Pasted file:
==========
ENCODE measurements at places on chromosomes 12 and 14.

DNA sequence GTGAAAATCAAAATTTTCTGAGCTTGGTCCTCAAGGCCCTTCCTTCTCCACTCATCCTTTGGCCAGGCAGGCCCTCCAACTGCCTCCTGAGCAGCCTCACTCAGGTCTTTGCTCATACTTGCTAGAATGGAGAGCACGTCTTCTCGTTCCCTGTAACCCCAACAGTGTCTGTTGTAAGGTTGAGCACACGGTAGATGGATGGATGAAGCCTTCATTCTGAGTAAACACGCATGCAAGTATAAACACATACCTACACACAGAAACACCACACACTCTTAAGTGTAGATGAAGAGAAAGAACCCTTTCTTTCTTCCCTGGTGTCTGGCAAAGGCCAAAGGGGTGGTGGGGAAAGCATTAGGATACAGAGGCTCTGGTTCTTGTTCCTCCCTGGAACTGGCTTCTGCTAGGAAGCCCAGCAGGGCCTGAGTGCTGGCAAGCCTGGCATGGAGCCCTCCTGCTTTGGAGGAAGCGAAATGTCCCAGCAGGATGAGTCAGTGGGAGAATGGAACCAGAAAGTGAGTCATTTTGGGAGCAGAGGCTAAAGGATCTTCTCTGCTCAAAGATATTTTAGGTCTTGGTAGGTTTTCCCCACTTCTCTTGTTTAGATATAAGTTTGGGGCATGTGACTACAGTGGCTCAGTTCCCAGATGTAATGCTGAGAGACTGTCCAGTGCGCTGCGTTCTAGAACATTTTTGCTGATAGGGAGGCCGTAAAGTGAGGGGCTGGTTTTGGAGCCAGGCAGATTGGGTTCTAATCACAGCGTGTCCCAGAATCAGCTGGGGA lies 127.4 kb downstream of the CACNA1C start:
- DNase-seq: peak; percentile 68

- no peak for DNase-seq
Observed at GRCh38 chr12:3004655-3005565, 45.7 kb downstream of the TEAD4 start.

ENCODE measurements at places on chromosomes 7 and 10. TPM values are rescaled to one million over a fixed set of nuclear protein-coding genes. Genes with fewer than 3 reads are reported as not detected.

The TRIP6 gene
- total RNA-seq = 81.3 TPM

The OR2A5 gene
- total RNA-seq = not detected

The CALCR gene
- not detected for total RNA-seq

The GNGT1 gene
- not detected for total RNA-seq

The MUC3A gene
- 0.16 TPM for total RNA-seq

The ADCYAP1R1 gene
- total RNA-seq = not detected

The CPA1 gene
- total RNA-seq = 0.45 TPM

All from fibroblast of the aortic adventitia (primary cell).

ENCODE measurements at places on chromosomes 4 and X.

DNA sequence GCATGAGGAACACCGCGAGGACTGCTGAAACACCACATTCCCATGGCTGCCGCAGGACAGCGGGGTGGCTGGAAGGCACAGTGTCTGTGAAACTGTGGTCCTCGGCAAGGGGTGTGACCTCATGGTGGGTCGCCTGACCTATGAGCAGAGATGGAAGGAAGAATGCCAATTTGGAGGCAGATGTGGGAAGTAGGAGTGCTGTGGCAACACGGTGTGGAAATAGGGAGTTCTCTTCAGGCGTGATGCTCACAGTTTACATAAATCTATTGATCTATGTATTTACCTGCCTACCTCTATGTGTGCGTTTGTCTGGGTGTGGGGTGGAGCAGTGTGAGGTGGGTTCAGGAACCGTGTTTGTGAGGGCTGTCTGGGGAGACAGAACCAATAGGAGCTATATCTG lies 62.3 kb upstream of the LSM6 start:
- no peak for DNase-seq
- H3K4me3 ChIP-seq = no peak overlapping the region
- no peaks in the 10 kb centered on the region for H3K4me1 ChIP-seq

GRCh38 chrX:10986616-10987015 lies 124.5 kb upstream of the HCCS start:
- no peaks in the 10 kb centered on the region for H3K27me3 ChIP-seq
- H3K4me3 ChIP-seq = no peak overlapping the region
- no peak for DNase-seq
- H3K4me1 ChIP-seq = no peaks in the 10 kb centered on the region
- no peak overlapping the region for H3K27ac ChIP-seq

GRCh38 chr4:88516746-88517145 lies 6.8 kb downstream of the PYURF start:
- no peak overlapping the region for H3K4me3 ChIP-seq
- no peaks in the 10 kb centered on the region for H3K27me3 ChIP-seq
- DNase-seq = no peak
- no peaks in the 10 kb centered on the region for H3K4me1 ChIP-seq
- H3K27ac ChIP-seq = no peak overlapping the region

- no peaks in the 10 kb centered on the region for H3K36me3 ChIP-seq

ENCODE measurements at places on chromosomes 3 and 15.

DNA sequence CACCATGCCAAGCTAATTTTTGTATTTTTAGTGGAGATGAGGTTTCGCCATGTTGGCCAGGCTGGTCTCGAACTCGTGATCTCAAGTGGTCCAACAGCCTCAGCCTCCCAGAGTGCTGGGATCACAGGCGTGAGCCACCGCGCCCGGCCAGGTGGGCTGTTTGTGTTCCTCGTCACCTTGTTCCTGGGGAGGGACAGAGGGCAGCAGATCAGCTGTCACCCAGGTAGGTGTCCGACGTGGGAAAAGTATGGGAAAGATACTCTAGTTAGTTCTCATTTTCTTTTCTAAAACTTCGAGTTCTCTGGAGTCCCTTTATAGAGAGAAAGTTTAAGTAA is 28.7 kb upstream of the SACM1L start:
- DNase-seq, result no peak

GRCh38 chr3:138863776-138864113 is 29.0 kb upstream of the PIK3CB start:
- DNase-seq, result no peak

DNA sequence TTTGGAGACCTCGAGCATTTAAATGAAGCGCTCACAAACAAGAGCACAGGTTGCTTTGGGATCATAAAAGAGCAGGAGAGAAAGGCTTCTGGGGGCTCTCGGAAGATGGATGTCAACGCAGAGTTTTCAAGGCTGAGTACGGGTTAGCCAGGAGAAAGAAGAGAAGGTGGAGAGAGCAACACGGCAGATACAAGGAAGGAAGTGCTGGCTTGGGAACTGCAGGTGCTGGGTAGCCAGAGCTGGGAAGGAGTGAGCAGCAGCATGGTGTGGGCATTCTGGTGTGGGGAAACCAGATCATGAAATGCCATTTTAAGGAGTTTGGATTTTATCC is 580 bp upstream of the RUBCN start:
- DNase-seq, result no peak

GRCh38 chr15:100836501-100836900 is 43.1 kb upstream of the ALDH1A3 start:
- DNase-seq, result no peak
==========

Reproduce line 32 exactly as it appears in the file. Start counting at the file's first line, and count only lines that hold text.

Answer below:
- no peak overlapping the region for H3K27ac ChIP-seq